A severe algal bloom currently sweeping though South Africa’s west coast has so far resulted in the death of an estimated two hundred tons of rock lobsters. The crustaceans wound up stranded in Elands Bay after they moved closer to the shore in an attempt to escape the oxygen-depleted water resulting from the bloom. Yesterday morning saw 80 tons of these spiny crustaceans stranded on the beach, following 70 tons the day before and 30 tons on Monday.

Officials from the South African Department of Agriculture, Forestry and Fisheries managed to rescue about six tons of stranded lobsters, which were removed and released in unaffected areas; however, the majority of the lobsters did not survive and, deemed unfit for human consumption, were dumped at a local municipal site.

So what caused this marine catastrophe? When south-easterly winds churn up tasty nutrients from the ocean floor, tiny microorganisms called phytoplankton or microalgae move in for a feast. This population explosion can turn the ocean surface a red or brown colour giving birth to the term ‘red tide’ – a phrase unpopular with ocean experts as algal blooms sometimes result in a variety of colours.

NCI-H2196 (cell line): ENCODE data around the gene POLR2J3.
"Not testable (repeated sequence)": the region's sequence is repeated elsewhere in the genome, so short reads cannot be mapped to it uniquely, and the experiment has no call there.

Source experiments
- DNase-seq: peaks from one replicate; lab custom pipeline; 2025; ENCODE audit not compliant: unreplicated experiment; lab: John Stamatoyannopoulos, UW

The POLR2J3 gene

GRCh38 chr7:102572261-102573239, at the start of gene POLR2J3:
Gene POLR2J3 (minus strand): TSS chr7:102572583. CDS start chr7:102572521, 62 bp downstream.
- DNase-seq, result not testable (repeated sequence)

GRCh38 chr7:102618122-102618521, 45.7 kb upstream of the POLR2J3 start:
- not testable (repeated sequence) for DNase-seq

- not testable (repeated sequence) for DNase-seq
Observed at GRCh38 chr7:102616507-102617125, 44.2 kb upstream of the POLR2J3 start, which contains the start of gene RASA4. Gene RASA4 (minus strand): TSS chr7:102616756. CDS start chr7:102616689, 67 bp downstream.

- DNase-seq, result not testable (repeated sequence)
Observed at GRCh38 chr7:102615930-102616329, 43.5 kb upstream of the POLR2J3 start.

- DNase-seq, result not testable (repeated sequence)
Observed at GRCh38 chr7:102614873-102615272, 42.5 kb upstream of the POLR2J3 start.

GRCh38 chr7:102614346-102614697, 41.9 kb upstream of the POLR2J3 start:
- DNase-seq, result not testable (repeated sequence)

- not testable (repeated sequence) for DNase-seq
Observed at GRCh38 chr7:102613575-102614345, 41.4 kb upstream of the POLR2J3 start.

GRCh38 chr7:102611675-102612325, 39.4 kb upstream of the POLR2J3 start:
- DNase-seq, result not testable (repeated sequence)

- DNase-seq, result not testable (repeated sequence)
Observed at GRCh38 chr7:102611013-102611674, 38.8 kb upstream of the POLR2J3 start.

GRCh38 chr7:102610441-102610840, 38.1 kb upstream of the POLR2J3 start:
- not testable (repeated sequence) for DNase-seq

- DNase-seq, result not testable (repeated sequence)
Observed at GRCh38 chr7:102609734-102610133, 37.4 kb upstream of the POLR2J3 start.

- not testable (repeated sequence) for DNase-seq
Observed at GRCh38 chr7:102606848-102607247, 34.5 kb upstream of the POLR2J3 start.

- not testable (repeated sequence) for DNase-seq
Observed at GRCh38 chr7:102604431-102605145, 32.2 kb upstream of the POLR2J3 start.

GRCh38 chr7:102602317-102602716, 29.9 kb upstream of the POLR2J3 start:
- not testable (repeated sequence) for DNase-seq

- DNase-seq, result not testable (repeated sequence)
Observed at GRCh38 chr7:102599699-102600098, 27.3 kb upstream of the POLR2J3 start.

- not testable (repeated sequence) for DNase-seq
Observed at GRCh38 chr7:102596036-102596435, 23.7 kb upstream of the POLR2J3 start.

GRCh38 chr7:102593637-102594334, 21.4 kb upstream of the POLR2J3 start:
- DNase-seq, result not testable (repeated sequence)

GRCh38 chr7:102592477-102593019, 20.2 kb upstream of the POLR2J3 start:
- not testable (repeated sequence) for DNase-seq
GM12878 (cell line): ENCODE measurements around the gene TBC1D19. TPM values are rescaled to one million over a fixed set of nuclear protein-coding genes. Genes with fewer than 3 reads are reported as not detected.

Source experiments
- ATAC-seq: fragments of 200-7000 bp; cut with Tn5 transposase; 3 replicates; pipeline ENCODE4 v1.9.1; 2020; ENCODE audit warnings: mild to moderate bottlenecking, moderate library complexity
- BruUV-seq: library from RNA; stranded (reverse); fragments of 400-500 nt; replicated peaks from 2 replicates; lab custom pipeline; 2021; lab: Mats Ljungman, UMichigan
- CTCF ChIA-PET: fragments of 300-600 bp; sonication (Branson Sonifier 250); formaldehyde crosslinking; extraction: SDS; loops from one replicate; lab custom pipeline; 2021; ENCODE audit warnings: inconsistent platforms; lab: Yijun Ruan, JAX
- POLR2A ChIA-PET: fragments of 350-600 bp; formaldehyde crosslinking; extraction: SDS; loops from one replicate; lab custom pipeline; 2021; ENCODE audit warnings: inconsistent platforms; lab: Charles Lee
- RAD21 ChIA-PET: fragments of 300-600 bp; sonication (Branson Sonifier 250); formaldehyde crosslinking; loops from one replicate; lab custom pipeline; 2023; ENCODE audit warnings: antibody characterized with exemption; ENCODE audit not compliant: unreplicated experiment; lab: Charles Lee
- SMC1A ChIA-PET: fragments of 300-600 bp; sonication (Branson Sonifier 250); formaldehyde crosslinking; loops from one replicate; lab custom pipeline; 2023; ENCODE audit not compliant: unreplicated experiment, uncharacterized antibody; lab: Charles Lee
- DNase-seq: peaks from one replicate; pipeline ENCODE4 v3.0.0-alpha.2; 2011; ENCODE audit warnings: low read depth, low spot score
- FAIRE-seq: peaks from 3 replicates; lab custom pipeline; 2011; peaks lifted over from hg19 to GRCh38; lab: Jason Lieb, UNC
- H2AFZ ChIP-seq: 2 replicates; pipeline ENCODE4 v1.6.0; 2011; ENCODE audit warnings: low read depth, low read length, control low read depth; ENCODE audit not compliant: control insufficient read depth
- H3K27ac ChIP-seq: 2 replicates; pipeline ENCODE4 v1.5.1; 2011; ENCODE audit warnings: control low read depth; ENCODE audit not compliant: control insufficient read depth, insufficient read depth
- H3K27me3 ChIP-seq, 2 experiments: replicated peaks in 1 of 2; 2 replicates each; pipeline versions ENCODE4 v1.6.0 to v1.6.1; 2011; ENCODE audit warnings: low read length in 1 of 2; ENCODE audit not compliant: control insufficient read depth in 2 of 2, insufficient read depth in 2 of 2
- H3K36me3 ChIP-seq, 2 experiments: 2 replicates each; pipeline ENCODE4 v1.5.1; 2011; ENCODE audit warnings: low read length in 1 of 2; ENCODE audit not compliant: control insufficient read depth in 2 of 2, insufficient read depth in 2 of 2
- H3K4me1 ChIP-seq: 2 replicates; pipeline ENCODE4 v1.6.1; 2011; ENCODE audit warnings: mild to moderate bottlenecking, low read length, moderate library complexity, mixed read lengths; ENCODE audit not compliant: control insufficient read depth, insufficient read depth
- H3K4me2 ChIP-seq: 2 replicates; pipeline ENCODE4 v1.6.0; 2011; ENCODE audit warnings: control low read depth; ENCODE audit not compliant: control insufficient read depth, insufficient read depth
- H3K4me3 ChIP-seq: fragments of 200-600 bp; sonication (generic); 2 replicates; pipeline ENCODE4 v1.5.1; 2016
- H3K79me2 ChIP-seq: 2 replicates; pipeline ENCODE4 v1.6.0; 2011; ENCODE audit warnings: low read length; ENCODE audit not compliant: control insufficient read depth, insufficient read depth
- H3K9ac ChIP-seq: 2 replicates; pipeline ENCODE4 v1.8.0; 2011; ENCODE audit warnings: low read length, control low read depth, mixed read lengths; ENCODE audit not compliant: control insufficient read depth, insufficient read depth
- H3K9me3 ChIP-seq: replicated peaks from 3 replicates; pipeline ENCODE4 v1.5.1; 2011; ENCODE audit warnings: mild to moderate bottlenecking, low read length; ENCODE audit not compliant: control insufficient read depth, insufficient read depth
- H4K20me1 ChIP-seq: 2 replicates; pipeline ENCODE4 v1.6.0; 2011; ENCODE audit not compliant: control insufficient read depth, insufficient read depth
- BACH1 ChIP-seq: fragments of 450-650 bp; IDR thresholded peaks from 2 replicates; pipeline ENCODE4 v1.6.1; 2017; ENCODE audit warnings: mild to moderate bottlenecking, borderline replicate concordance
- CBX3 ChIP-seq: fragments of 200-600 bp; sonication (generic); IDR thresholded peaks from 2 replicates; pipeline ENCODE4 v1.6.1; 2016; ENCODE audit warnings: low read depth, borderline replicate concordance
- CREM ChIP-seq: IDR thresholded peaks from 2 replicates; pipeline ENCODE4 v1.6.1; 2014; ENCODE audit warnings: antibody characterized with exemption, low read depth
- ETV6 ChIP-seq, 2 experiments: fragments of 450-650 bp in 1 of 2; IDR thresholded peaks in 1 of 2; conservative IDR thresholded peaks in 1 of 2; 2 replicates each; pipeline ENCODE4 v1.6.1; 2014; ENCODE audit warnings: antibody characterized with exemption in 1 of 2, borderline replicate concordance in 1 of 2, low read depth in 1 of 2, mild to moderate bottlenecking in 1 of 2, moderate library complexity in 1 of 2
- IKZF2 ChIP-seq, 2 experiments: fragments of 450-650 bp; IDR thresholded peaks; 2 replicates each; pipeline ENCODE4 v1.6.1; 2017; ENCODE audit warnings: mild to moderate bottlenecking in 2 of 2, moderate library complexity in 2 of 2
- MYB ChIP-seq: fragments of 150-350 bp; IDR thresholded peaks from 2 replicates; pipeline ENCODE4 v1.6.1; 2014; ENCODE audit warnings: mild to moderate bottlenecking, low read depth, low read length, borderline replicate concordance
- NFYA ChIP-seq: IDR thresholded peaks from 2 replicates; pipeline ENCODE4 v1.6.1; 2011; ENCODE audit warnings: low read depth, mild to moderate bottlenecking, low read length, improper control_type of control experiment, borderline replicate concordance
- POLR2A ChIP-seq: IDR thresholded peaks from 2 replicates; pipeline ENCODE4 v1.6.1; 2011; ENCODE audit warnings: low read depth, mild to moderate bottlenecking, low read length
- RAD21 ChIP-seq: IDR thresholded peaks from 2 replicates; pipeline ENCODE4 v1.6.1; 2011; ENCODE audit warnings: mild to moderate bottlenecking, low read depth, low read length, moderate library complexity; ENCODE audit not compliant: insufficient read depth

If a long period of calm weather follows the upwelling, the microorganisms are not dispersed and the algae begin to die and decompose. Bacteria responsible for decomposing the algae deplete the oxygen in the water, forcing marine animals to leave the area or suffocate in the oxygen-exhausted water.

As crashing waves create more oxygen in the water, the lobsters typically head towards the shore but end up stranded once the tide recedes. Weakened by the lack of oxygen, they are unable to make it back into deeper waters and end up dying on the beach.

The mass strandings aren’t the only threat facing South Africa’s lobsters. Commercial exploitation and illegal fishing have resulted in SA’s lobster stocks plunging to a meagre three percent of what they used to be. According to Laura Blamey of UCT’s Marine Research Institute, losing 200 tons of lobster is a serious concern. “For a resource that is so overfished, that’s a lot – especially on the West Coast where catches have dropped,” Blamey told IOL.

Header image: Molonglo Catchment Group